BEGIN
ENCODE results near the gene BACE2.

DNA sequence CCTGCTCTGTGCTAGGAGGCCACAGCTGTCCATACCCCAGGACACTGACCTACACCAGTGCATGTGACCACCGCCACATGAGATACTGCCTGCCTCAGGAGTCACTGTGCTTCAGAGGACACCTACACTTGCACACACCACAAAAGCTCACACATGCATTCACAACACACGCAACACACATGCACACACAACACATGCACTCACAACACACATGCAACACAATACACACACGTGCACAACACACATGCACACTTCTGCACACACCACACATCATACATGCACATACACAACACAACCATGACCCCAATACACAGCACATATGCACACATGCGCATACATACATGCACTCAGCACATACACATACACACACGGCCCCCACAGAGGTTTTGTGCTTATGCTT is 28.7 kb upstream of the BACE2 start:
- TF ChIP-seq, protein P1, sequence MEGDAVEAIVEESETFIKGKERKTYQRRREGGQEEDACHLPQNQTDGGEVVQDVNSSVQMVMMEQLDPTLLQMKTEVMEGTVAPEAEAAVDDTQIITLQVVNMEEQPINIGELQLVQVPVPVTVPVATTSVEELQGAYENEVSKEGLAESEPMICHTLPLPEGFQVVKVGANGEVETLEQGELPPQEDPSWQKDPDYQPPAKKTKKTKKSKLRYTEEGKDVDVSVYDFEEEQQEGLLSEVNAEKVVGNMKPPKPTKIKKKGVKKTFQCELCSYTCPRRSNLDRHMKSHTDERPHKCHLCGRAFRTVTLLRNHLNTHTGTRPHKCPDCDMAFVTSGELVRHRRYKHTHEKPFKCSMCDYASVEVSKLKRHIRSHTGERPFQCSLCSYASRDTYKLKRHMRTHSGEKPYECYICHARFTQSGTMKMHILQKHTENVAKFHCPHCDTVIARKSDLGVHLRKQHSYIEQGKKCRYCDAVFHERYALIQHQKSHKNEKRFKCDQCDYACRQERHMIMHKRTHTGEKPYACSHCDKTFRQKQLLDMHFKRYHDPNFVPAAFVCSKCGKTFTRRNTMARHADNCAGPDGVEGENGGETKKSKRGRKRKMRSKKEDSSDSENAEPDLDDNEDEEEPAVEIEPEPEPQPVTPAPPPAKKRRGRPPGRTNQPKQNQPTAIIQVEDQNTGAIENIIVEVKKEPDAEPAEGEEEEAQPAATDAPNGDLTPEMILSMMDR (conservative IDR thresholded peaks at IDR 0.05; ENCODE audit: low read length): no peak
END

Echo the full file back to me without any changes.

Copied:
ENCODE results near the gene BACE2.

DNA sequence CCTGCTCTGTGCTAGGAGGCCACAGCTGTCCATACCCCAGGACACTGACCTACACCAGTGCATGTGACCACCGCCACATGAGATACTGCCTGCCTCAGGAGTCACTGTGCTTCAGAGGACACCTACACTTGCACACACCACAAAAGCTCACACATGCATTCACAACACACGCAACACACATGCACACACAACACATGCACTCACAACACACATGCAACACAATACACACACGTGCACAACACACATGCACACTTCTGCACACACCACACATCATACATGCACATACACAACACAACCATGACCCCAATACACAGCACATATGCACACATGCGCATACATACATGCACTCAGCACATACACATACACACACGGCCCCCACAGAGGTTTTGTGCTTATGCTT is 28.7 kb upstream of the BACE2 start:
- TF ChIP-seq, protein P1, sequence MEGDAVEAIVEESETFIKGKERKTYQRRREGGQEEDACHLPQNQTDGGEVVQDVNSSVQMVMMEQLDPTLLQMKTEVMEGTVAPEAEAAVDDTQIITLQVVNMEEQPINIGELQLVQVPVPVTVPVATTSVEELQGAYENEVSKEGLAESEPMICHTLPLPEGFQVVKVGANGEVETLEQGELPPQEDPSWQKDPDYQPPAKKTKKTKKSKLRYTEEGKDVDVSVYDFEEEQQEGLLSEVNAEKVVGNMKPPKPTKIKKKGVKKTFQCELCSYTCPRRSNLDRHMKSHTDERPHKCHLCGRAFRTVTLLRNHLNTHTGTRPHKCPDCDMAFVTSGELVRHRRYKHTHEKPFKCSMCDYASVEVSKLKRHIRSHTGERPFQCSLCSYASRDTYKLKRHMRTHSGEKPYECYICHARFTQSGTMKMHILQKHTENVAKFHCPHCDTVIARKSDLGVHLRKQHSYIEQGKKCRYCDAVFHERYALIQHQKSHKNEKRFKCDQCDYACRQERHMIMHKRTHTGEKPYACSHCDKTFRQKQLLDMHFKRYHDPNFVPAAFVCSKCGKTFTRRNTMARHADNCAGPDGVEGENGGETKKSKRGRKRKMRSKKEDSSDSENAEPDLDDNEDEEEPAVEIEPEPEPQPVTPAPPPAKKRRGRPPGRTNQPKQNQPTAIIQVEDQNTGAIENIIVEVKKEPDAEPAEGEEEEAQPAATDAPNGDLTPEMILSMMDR (conservative IDR thresholded peaks at IDR 0.05; ENCODE audit: low read length): no peak